Skip to comments.8 Countries Where It's Dangerous For Women To Travel
Posted on 04/04/2013 10:08:43 AM PDT by SeekAndFind
We've seen an alarming number of stories about sex attacks on female travelers in recent weeks, from a Swiss tourist who was gang-raped in India to an American student who was raped in a van in Rio de Janeiro.
It doesn't mean that women shouldn't visit foreign places or that no parts of those countries are safe. But women traveling in these areas should do so with extreme caution and a knowledge of the culture.
We rounded up eight popular tourist destinations where women should be extra cautious, based on reports from Human Rights Watch, the State Department, and crime reports in the media.
From the Taj Mahal to river boat cruises, India's tourism industry generates $17.7 billion each year.
But the recent gang rapes of a Swiss tourist and a New Delhi student, and a British tourist jumping from her window for fear of being raped have caused tourism to drop 35 percent since December.
And Human Rights Watch writes that reports of violence against women have been increasing, and "the government had yet to properly investigate and prosecute sexual abuse in police custody."
Rio de Janeiro is billed as the most popular tourist destination in the Southern Hemisphere, but women should be on alert after an American tourist was raped in a van while her French boyfriend was handcuffed, AP reports. The three suspects were arrested, but Brazil is known for its a machismo culture and history of gender-based violence, according to Human Rights Watch.
It will be hosting next year's World Cup and the 2016 Olympics.
Tourists in Turkey largely flock to historical sites in Istanbul or the country's gorgeous seaside resorts.
(Excerpt) Read more at businessinsider.com ...
Western civ. main role is to protect the weak. When Western civ. fails....
The most dangerous place in the world for a woman is in the womb of a Chinese woman.
That is why we have Amendment number 2!
India, Afghanistan ... Chicago ... Sheila Jackson Lee’s District.
No mention of Syria,
where it is now legal to rape a non-Muslim
Or in China period. Since female offspring have been aborted or worse for so long, there are not enough adults to go around for marriage. Those available are reportedly passed around.
Let us hope that #2 is still intact after Oslama is gone.
Not one country considered “Western Civilization” before the colonization and population of the Americas is on that list.
Could it be because they were once considered Christian nations?
As a cautionary and informative article, they might at least MENTION Islam as a factor. But no, of course not.
Turkey and Egypt, of course, have both recently undergone Islamisation. and the Island of Lamu in Kenya is evidently predominantly Muslim. At least historically it was a home for raiding Arab slave traders. See:
Wiki doesn’t mention Islam either, naturally, but presumably that’s who these slave traders were.
Hope all those hippies chanting "Hey Hey Ho Ho Western Civ has got to go", are all happy now.
It will be, he is losing the fight.
If you scroll all the way down in the article, it states, “That doesn’t mean you shouldn’t visit these places”. I laughed out loud so hard that all the dogs started barking.
Females who move around in the world will have to face violence like men do.
When you think about it, men suffer beatings, killings, robberies, gang attacks, bar fights, arrests, all kinds of violence as they move around domestically and in foreign travel and always have, but since they are men it is seen as just part of life.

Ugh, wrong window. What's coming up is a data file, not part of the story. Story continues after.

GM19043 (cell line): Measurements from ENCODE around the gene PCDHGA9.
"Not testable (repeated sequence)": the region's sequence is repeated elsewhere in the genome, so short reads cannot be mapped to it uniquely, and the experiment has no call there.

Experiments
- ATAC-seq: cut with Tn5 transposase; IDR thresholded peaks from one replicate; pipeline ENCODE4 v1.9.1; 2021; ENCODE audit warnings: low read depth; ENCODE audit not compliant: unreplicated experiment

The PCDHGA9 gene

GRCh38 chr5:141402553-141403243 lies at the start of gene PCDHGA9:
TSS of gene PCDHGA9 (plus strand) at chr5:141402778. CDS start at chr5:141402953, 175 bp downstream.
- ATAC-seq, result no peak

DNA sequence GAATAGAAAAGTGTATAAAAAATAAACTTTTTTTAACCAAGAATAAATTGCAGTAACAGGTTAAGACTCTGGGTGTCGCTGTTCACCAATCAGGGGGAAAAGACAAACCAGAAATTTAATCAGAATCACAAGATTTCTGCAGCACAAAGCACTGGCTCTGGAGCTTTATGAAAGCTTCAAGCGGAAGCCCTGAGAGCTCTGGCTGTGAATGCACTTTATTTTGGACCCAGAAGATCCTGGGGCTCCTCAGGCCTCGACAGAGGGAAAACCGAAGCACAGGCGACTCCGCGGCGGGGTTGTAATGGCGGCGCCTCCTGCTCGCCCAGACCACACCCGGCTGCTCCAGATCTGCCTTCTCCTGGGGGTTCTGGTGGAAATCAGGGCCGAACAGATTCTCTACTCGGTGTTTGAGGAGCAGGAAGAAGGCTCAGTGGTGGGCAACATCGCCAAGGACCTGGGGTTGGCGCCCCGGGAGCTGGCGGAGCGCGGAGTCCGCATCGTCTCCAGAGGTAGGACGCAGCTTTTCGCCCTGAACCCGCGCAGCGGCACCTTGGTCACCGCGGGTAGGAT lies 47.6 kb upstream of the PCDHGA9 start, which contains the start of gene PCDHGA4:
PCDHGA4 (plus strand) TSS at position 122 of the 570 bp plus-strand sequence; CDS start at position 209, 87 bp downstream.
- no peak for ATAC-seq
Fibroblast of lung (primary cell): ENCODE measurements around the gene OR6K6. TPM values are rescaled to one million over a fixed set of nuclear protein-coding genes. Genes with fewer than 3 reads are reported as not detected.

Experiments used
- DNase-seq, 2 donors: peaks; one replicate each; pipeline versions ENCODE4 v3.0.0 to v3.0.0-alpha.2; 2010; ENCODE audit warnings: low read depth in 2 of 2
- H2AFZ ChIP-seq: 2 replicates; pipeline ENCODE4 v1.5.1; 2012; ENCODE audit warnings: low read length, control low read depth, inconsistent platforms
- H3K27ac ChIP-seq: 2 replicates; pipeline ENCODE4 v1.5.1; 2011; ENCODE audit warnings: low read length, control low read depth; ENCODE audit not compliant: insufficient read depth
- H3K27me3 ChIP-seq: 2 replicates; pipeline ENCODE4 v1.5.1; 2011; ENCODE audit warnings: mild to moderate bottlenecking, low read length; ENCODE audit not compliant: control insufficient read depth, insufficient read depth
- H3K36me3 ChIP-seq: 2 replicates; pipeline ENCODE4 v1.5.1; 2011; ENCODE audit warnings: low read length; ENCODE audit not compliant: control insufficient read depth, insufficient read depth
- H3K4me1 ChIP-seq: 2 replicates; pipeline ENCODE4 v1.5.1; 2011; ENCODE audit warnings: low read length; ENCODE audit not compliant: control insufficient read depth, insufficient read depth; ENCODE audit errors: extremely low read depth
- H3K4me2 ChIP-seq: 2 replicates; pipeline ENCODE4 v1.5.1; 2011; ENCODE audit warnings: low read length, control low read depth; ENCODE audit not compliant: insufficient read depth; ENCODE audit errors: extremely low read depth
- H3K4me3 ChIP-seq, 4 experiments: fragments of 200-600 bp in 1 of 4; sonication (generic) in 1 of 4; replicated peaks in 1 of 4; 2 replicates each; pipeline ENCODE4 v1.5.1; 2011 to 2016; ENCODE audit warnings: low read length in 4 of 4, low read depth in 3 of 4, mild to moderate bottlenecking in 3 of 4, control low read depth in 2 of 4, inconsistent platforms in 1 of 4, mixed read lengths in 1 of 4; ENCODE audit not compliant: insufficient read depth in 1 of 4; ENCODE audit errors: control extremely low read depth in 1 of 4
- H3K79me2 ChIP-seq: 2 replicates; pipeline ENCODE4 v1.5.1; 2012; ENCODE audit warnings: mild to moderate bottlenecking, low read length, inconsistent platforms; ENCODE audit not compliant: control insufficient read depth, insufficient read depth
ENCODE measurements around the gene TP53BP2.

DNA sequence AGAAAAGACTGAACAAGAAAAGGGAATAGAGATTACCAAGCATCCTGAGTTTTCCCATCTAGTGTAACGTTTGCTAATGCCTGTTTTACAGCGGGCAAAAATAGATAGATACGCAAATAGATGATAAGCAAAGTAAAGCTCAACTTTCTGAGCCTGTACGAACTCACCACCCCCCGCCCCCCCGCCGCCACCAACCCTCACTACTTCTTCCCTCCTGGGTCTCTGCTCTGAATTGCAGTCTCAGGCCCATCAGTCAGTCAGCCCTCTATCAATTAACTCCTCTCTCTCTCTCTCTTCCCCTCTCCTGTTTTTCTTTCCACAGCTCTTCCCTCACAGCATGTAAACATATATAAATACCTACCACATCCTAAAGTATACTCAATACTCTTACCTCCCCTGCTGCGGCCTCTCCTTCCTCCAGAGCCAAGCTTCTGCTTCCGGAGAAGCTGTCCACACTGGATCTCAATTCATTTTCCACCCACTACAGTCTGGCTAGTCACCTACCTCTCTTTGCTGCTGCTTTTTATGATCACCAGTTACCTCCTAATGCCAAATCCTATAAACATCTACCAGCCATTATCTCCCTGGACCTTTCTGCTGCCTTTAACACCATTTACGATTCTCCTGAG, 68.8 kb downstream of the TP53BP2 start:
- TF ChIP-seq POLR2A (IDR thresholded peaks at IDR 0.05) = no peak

Yep, they wanted equality, they got it.
The other rule is never ever let a woman go without male escort and if going outside the resort, long pants and long sleeves for the women also.
Being safe means being smart
Rapes (most recent) by country
France, Germany, Russia, Sweden and Argentina top the list here:
A better guideline, “Never travel to a Muslim country.”
You mean like Dearborne Michigan?
Dearborn is majority Christian.
How about Wyoming?
they forgot certain areas in the USA where feral subhumans rule and any Blonde blue-eyed female is quickly attacked and used to satisfy the aboriginal subhuman barbarian lust.
Scarier is that many of these countries are also Latin American....and politicians in BOTH parties are working to give those nations people’s Illegal Alien Amnesty
Which means that they will be bringing their RapeShow to America
Reported rapes, I fear.
If I ever go there, I would prefer to wear soemthing like this:
The issue is to be reasonably sensitive to aspects of their culture. Too many people (including Americans and especially Russians!) tend to throw their weight around and be offensive when visiting a foreign country.
Rapes per 100,000 population. Grey areas - statistics unavailable.
The US has a far, far more serious rape problem than India does, far higher overall and per-capita rape statistics, and a much greater social tolerance of the problem. The trivialization of sex here is partly to blame, of course.
Indian reaction to the New Delhi gang rape is in many ways more promising than American reactions to US rapes. Take the Steubenville, Ohio, case, which hasnt generated the same public outrage as the case in
March 15, 2013
PHILADELPHIA, Penn.: The December 2012 gang rape in New Delhi, India, deserves the public condemnation and outrage that it has brought. But much of the commentary on the case has gone beyond this, holding up the case as evidence of Indias larger flaws. The subtext writes India off as a backward and incorrigible third world country, whose primitive norms and lack of rule of law put it outside of modern democracies with more reliable norms and laws.
The unfortunate truth is that Indias reported rape rate, and even the slightly higher rate in New Delhi where the gang rape occurred, is less than that of typical European and American rates. In the days following the attack, scores of protests were held all over India but mostly in the New Delhi region where the attack occurred. Democracy went on the move, as thousands upon thousands of people joined in the calls for justice.